Genius #2 Review

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writer: Marc Bernardin & Adam Freeman / artist: Afua Richardson

As I hinted at in my review of the premier issue, Genius could not be more socially relevant as a “fictional tale” as it is right now. This particular issue which centers around the police raid of an inner city neighborhood in Los Angeles is met with resistance by the Black people that live there, is hard not to compare to the militarized forces occupying Ferguson, Missouri this very moment. I do think too much comparison beyond the aesthetic becomes a little irresponsible as the large majority of protests in Ferguson have been without violence and the dug in inhabitants in Genius are anything but peaceful. Still, the overarching narrative of abuse of police power and it’s effect on those it should be sworn to protect is pretty eerie, or at the very least, relevant.

What this book gets right is the further expansion of showing how brilliant Destiny is and how she is the best chess player in this game. It is Sherlock Holmes-esque how she maps out each scenario and stays a step ahead of the police and simultaneously building a PR campaign against them. This has been a familiar trope of late, but Destiny because of her age and agency (which hasn’t been fully explained yet) make her different. Her counterpart Detective Grey seems to be putting together what kind of threat Destiny is and that has some promise in seeing how he begins to apply his new found knowledge.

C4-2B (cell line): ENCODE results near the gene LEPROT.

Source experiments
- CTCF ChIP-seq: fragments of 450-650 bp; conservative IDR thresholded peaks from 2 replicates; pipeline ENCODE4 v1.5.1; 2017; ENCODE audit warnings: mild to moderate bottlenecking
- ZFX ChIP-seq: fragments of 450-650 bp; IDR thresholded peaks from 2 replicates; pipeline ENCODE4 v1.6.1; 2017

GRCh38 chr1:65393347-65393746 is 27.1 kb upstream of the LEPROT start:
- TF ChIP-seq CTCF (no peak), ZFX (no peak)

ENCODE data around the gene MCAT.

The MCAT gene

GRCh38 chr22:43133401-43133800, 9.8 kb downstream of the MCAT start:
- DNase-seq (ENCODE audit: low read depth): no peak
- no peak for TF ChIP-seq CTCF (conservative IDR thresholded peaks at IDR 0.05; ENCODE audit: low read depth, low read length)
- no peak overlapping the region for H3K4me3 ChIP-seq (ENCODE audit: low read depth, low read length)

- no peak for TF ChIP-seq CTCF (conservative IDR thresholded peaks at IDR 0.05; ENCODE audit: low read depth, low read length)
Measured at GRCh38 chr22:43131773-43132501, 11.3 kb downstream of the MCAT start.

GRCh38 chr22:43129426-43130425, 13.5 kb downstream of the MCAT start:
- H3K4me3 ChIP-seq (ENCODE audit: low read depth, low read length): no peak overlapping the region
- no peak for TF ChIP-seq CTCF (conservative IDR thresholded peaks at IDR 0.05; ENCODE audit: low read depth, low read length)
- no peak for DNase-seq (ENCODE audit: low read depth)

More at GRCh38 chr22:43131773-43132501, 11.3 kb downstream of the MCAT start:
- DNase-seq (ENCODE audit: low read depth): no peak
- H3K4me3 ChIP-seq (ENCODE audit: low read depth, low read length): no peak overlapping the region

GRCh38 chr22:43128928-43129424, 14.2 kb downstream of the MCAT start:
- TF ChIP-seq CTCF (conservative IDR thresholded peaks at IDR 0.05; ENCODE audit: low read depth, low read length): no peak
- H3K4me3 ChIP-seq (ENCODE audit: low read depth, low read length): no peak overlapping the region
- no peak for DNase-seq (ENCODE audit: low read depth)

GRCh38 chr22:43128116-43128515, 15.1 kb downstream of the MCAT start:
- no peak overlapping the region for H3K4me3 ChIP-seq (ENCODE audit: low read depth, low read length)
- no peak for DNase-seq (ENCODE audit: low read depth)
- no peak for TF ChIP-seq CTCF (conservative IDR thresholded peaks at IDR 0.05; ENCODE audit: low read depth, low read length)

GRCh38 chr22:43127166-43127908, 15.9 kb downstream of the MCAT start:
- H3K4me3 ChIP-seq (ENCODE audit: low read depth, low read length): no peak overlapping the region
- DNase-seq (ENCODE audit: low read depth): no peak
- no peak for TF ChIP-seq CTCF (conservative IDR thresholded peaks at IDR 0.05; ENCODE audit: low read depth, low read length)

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What I still struggle with in this book is some of the writing and characterizations of minor characters. The Black, hapless mayor searching for answers. The street level resident that talks about the hood as the jungle. The Lois Lane-like reporter with more “balls” than her male counterparts. These seem way too familiar and puts the story on rails it doesn’t necessarily need to be on. There’s plenty good to mine from this book, but there’s also some stereotypical aspects that keep this book from elevating itself.

As per the first issue, I think the Richardson’s art is the highlight of this book thus far, her visuals still seem to marry the source uniquely, even if the source isn’t great at times. The art never seems stagnant and always feels like it is through the prism of Destiny’s perspective, which feels like a strength for this story.

I’m sticking with Genius through at least this first arc and I feel the book is mostly good. There are still some flaws to the narrative and characterization, not to mention if there’s any depth beyond Destiny the General, but I’m willing to be patient to find out.

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  • William is the Editor-In-Chief, leader of the Black Knights and father of the Avatar. With Korra's attitude, not the other one.

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